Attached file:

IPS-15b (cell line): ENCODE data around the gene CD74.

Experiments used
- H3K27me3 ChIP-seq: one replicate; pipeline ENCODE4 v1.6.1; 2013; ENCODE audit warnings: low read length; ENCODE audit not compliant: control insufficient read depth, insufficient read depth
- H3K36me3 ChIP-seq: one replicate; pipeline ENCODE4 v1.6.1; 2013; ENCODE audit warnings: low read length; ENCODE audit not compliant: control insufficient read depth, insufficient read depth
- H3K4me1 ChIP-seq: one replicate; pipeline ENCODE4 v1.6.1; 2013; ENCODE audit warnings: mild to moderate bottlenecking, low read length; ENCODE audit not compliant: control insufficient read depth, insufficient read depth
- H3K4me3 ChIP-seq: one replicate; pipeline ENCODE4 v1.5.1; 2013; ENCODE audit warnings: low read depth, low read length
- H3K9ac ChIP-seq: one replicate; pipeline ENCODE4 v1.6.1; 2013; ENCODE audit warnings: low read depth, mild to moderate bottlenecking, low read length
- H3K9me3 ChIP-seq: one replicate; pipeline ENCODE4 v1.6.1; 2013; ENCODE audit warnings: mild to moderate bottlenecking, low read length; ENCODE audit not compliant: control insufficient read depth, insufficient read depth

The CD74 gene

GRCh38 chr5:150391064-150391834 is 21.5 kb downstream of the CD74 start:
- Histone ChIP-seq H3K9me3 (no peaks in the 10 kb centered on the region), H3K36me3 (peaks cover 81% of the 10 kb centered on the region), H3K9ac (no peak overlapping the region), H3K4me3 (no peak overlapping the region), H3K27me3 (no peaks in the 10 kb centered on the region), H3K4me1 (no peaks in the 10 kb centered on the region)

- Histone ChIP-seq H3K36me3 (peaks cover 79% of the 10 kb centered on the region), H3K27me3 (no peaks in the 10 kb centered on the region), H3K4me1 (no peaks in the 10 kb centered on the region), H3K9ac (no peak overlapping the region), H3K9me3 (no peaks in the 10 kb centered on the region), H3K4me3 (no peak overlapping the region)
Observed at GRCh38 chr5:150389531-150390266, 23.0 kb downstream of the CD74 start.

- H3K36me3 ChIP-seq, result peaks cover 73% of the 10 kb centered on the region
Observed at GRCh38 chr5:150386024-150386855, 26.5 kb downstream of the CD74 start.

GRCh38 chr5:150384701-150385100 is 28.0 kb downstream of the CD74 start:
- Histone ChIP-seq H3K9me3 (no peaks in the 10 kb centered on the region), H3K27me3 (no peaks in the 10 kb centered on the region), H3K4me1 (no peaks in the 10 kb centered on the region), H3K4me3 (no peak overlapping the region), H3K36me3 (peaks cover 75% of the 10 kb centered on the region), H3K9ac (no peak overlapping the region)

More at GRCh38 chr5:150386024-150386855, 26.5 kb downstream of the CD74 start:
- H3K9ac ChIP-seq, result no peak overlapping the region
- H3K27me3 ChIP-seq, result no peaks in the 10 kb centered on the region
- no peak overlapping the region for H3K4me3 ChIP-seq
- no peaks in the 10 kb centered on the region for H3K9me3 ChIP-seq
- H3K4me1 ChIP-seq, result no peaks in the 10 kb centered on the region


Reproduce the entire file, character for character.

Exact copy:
IPS-15b (cell line): ENCODE data around the gene CD74.

Experiments used
- H3K27me3 ChIP-seq: one replicate; pipeline ENCODE4 v1.6.1; 2013; ENCODE audit warnings: low read length; ENCODE audit not compliant: control insufficient read depth, insufficient read depth
- H3K36me3 ChIP-seq: one replicate; pipeline ENCODE4 v1.6.1; 2013; ENCODE audit warnings: low read length; ENCODE audit not compliant: control insufficient read depth, insufficient read depth
- H3K4me1 ChIP-seq: one replicate; pipeline ENCODE4 v1.6.1; 2013; ENCODE audit warnings: mild to moderate bottlenecking, low read length; ENCODE audit not compliant: control insufficient read depth, insufficient read depth
- H3K4me3 ChIP-seq: one replicate; pipeline ENCODE4 v1.5.1; 2013; ENCODE audit warnings: low read depth, low read length
- H3K9ac ChIP-seq: one replicate; pipeline ENCODE4 v1.6.1; 2013; ENCODE audit warnings: low read depth, mild to moderate bottlenecking, low read length
- H3K9me3 ChIP-seq: one replicate; pipeline ENCODE4 v1.6.1; 2013; ENCODE audit warnings: mild to moderate bottlenecking, low read length; ENCODE audit not compliant: control insufficient read depth, insufficient read depth

The CD74 gene

GRCh38 chr5:150391064-150391834 is 21.5 kb downstream of the CD74 start:
- Histone ChIP-seq H3K9me3 (no peaks in the 10 kb centered on the region), H3K36me3 (peaks cover 81% of the 10 kb centered on the region), H3K9ac (no peak overlapping the region), H3K4me3 (no peak overlapping the region), H3K27me3 (no peaks in the 10 kb centered on the region), H3K4me1 (no peaks in the 10 kb centered on the region)

- Histone ChIP-seq H3K36me3 (peaks cover 79% of the 10 kb centered on the region), H3K27me3 (no peaks in the 10 kb centered on the region), H3K4me1 (no peaks in the 10 kb centered on the region), H3K9ac (no peak overlapping the region), H3K9me3 (no peaks in the 10 kb centered on the region), H3K4me3 (no peak overlapping the region)
Observed at GRCh38 chr5:150389531-150390266, 23.0 kb downstream of the CD74 start.

- H3K36me3 ChIP-seq, result peaks cover 73% of the 10 kb centered on the region
Observed at GRCh38 chr5:150386024-150386855, 26.5 kb downstream of the CD74 start.

GRCh38 chr5:150384701-150385100 is 28.0 kb downstream of the CD74 start:
- Histone ChIP-seq H3K9me3 (no peaks in the 10 kb centered on the region), H3K27me3 (no peaks in the 10 kb centered on the region), H3K4me1 (no peaks in the 10 kb centered on the region), H3K4me3 (no peak overlapping the region), H3K36me3 (peaks cover 75% of the 10 kb centered on the region), H3K9ac (no peak overlapping the region)

More at GRCh38 chr5:150386024-150386855, 26.5 kb downstream of the CD74 start:
- H3K9ac ChIP-seq, result no peak overlapping the region
- H3K27me3 ChIP-seq, result no peaks in the 10 kb centered on the region
- no peak overlapping the region for H3K4me3 ChIP-seq
- no peaks in the 10 kb centered on the region for H3K9me3 ChIP-seq
- H3K4me1 ChIP-seq, result no peaks in the 10 kb centered on the region